British artist Turnbull mellows with posthumous show
By Clare Hutchison
BAKEWELL (Reuters) - British artist William Turnbull, a figurehead of the post-war modernist movement, is finally embracing the mainstream four months after his death with an exhibition that spans the indoor and outdoor spaces of one of England's grandest stately homes.
A selection of works by Turnbull, known for his sculptures in bronze as well as abstract expressionist paintings, will be showcased at Chatsworth House, a 16th century estate in the Peak District, central England, from March 10 to June 30.
"William Turnbull at Chatsworth" charts the evolution of Turnbull's work over four decades and documents his take on themes such as the head, totems and primitive tools.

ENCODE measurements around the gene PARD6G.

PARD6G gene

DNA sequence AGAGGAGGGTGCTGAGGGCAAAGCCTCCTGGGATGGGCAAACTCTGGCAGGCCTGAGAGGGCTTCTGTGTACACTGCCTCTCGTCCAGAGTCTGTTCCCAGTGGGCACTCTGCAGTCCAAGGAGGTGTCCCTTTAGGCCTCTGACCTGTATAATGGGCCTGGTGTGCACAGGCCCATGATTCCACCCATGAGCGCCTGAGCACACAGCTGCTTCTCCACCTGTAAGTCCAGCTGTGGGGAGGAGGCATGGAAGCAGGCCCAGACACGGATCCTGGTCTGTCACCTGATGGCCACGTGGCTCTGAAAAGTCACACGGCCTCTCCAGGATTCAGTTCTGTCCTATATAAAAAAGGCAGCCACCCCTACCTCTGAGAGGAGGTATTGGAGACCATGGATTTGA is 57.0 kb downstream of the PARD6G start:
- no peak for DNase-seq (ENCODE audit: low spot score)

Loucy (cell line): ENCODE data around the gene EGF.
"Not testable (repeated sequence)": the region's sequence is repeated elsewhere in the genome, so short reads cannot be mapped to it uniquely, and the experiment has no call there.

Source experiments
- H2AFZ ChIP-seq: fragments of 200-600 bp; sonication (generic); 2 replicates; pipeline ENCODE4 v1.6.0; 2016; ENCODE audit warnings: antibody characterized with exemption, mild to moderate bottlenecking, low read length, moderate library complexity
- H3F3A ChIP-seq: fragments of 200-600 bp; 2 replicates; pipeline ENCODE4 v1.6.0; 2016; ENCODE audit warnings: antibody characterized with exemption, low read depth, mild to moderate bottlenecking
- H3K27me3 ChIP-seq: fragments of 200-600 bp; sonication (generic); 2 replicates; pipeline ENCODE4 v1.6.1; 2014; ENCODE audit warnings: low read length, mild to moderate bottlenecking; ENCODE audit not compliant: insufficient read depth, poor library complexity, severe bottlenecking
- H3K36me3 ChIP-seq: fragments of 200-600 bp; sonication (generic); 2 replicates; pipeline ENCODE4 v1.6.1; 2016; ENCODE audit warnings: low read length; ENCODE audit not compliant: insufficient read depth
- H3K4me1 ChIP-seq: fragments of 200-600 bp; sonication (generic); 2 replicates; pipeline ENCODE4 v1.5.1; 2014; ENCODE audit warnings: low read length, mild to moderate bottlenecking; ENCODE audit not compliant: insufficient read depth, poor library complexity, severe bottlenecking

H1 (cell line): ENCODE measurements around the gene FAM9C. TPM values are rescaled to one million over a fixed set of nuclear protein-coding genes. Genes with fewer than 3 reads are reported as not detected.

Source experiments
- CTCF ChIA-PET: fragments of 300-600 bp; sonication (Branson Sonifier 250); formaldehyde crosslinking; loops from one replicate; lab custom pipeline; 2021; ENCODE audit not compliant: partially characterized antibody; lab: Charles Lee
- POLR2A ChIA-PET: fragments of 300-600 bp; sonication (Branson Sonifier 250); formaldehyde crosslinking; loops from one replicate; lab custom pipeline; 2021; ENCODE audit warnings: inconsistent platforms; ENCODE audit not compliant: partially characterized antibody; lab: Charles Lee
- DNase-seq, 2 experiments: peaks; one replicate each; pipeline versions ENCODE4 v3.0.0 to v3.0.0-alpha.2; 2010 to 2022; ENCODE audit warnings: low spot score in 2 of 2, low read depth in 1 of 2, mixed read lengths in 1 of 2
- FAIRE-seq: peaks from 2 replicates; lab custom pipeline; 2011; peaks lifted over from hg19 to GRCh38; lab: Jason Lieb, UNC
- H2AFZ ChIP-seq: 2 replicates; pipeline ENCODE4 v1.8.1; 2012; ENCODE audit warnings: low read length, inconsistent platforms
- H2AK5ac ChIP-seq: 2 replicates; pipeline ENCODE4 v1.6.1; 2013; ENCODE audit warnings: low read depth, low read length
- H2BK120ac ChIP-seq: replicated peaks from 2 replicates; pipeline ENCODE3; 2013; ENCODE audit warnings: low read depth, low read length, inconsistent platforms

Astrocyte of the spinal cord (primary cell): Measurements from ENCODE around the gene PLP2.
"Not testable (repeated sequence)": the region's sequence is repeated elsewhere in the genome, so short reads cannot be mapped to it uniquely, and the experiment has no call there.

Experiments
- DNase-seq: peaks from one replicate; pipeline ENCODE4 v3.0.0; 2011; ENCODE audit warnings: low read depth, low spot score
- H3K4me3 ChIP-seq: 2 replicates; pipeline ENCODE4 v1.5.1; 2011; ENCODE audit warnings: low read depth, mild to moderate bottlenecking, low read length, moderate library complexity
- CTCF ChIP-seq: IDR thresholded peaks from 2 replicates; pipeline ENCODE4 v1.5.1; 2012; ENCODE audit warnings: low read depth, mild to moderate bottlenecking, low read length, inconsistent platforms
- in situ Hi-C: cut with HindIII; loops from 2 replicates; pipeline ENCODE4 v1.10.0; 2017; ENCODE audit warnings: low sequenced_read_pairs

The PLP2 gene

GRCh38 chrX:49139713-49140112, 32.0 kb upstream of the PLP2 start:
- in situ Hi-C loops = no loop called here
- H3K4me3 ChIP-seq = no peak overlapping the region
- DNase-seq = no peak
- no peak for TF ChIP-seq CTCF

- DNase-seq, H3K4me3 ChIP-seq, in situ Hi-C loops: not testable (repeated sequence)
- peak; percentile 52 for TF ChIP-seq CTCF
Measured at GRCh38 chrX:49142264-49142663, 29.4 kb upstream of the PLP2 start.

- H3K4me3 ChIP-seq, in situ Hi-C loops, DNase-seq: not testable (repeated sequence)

Scottish-born Turnbull, who died in November aged 90, was little known to the general public thanks to his reluctance to embrace celebrity and a row with a powerful U.S. critic which cast him adrift from the international art scene.
His supporters hope the show, and a documentary on his influence due to be broadcast by the BBC next week, will finally earn Turnbull the popularity they believe he deserves.
"It's the establishment validation that he's never had," said Alex Turnbull, William's son, who co-curated the show.
"There is no creative person who doesn't like it when people like their work, you can't be a punk all your life. You have to mellow out and Bill did. He would have loved this, it is a great shame that he couldn't see it."
The exhibition begins in dramatic fashion. Visitors take a winding route through some of Chatsworth's elegant Regency-style rooms before the vibrant colors of Turnbull's abstract oil painting "Head" jump into view at the end of a long corridor. Continued...